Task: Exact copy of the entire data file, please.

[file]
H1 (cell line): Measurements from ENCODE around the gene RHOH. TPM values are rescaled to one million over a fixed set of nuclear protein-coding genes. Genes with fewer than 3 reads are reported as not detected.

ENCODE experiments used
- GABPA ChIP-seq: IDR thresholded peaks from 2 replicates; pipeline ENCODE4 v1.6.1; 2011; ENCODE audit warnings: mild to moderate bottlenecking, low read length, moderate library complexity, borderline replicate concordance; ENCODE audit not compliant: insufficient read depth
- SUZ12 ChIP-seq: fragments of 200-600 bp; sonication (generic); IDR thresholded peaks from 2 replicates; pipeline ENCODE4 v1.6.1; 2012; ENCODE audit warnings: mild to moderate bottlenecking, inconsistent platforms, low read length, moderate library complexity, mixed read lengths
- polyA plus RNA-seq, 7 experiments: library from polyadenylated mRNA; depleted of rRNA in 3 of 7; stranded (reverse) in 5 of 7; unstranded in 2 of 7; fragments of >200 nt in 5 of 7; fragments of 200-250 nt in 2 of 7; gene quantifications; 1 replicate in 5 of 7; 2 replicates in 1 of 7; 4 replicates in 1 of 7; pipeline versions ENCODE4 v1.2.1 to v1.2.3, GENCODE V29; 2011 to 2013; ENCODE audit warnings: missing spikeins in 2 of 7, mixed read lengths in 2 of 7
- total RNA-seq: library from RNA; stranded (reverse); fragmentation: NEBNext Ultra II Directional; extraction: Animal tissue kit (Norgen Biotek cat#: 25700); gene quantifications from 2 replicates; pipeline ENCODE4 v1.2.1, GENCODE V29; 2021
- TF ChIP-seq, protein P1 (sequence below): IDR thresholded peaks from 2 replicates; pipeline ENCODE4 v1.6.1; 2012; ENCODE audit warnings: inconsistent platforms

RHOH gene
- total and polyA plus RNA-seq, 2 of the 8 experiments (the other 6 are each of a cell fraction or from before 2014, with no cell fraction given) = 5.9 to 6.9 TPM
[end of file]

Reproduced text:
H1 (cell line): Measurements from ENCODE around the gene RHOH. TPM values are rescaled to one million over a fixed set of nuclear protein-coding genes. Genes with fewer than 3 reads are reported as not detected.

ENCODE experiments used
- GABPA ChIP-seq: IDR thresholded peaks from 2 replicates; pipeline ENCODE4 v1.6.1; 2011; ENCODE audit warnings: mild to moderate bottlenecking, low read length, moderate library complexity, borderline replicate concordance; ENCODE audit not compliant: insufficient read depth
- SUZ12 ChIP-seq: fragments of 200-600 bp; sonication (generic); IDR thresholded peaks from 2 replicates; pipeline ENCODE4 v1.6.1; 2012; ENCODE audit warnings: mild to moderate bottlenecking, inconsistent platforms, low read length, moderate library complexity, mixed read lengths
- polyA plus RNA-seq, 7 experiments: library from polyadenylated mRNA; depleted of rRNA in 3 of 7; stranded (reverse) in 5 of 7; unstranded in 2 of 7; fragments of >200 nt in 5 of 7; fragments of 200-250 nt in 2 of 7; gene quantifications; 1 replicate in 5 of 7; 2 replicates in 1 of 7; 4 replicates in 1 of 7; pipeline versions ENCODE4 v1.2.1 to v1.2.3, GENCODE V29; 2011 to 2013; ENCODE audit warnings: missing spikeins in 2 of 7, mixed read lengths in 2 of 7
- total RNA-seq: library from RNA; stranded (reverse); fragmentation: NEBNext Ultra II Directional; extraction: Animal tissue kit (Norgen Biotek cat#: 25700); gene quantifications from 2 replicates; pipeline ENCODE4 v1.2.1, GENCODE V29; 2021
- TF ChIP-seq, protein P1 (sequence below): IDR thresholded peaks from 2 replicates; pipeline ENCODE4 v1.6.1; 2012; ENCODE audit warnings: inconsistent platforms

RHOH gene
- total and polyA plus RNA-seq, 2 of the 8 experiments (the other 6 are each of a cell fraction or from before 2014, with no cell fraction given) = 5.9 to 6.9 TPM